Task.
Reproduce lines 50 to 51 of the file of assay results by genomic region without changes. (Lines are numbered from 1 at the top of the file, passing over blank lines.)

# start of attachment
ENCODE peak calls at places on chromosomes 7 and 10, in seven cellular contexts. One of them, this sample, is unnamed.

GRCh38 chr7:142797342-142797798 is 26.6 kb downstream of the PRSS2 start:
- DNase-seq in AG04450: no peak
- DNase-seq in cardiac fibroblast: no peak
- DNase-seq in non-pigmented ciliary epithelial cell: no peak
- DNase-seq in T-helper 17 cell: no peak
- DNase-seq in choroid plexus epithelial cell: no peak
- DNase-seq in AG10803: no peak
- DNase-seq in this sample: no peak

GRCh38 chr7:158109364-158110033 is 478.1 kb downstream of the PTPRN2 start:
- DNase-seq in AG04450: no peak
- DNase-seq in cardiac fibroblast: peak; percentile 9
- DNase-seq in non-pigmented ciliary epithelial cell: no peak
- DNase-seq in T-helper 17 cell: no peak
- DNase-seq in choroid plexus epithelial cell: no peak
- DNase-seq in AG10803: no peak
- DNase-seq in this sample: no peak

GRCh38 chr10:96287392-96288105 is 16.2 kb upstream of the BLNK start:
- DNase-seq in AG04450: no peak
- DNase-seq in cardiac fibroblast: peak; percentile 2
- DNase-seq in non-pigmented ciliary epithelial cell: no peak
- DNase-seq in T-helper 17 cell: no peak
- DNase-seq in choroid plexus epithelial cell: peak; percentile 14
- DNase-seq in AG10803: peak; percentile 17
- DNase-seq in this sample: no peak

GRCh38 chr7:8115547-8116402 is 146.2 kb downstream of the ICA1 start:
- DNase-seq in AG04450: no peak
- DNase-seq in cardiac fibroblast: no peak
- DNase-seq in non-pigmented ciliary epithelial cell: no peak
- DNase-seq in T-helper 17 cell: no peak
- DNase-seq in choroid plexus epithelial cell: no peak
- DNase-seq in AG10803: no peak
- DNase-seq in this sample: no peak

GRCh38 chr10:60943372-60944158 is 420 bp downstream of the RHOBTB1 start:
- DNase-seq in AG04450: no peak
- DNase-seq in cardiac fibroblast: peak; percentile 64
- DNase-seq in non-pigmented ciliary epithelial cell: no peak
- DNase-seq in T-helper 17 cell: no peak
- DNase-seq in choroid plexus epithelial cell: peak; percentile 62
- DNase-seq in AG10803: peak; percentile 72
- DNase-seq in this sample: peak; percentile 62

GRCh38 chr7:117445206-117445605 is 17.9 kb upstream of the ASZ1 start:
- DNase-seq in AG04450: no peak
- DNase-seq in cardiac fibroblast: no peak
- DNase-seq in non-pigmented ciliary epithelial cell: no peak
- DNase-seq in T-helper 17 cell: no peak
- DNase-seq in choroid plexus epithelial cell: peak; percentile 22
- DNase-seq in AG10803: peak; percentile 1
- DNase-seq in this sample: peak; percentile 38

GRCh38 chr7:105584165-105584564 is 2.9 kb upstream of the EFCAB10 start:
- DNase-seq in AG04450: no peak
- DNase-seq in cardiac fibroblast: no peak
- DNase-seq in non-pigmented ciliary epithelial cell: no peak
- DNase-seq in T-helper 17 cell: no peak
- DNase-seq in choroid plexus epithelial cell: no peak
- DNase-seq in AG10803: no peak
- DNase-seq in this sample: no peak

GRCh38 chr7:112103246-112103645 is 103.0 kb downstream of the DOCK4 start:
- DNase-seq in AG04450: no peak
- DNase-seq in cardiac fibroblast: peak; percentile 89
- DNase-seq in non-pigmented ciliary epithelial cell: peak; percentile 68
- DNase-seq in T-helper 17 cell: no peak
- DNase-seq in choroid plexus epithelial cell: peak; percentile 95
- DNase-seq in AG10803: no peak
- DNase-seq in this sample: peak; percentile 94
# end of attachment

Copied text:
GRCh38 chr7:105584165-105584564 is 2.9 kb upstream of the EFCAB10 start:
- DNase-seq in AG04450: no peak